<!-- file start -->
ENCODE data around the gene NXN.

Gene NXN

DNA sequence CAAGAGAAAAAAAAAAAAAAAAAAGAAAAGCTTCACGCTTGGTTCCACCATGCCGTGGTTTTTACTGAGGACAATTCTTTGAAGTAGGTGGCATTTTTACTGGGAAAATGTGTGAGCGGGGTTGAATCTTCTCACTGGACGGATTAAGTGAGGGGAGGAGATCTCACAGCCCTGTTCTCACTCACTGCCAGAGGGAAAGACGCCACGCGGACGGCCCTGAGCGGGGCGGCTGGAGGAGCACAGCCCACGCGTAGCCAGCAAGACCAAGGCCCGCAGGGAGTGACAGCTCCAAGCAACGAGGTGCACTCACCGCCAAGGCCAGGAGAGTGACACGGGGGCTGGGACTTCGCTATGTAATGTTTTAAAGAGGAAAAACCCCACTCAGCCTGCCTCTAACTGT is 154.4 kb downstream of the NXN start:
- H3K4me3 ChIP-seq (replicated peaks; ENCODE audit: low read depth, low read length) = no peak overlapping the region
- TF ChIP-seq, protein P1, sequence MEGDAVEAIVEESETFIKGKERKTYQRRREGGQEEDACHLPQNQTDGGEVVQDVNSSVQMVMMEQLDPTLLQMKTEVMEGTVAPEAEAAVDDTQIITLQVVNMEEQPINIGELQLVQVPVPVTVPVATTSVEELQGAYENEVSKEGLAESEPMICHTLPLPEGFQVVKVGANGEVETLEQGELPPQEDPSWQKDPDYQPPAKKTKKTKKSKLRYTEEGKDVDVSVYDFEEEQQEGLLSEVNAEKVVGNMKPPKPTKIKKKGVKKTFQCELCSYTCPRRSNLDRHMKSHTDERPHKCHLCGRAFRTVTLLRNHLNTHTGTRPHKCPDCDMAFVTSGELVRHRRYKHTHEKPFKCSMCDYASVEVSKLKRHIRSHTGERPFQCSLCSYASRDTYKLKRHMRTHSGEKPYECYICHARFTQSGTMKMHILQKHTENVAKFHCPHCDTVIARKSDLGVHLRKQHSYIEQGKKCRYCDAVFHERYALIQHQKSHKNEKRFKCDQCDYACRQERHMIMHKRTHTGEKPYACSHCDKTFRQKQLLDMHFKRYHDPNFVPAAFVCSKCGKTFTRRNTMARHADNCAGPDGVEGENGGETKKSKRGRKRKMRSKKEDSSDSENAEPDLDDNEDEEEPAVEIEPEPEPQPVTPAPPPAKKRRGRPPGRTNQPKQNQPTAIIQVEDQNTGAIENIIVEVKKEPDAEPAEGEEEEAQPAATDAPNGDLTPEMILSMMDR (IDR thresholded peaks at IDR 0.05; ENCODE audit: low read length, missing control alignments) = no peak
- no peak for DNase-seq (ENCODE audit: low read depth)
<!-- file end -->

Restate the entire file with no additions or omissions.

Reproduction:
ENCODE data around the gene NXN.

Gene NXN

DNA sequence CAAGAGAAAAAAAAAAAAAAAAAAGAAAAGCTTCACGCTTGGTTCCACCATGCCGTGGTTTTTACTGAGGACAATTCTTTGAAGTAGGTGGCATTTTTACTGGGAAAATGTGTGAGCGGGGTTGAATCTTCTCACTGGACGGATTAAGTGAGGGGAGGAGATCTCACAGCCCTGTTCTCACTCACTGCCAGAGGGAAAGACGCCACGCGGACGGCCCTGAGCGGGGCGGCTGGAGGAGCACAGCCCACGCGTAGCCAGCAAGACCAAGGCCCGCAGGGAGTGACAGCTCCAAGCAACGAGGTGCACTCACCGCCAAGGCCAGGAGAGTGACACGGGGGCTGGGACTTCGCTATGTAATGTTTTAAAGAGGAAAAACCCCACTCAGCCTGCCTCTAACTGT is 154.4 kb downstream of the NXN start:
- H3K4me3 ChIP-seq (replicated peaks; ENCODE audit: low read depth, low read length) = no peak overlapping the region
- TF ChIP-seq, protein P1, sequence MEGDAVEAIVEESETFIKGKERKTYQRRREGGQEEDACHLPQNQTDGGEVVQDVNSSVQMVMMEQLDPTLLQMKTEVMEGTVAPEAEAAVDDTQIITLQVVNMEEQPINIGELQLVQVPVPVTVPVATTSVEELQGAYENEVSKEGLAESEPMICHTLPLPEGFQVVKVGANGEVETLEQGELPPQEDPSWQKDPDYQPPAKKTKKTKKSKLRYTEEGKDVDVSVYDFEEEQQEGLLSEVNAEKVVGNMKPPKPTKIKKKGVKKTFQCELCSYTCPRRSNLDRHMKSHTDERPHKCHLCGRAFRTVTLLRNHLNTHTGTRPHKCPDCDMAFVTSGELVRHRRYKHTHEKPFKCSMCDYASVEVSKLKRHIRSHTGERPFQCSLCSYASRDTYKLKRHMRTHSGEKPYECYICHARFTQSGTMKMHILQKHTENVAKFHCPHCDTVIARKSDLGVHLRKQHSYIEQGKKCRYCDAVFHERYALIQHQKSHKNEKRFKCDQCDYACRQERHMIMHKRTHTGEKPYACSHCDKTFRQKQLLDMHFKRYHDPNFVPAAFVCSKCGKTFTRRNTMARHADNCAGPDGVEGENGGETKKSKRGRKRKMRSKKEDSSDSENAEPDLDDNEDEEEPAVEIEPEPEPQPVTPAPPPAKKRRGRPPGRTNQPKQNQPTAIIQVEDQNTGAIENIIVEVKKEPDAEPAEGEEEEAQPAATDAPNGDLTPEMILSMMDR (IDR thresholded peaks at IDR 0.05; ENCODE audit: low read length, missing control alignments) = no peak
- no peak for DNase-seq (ENCODE audit: low read depth)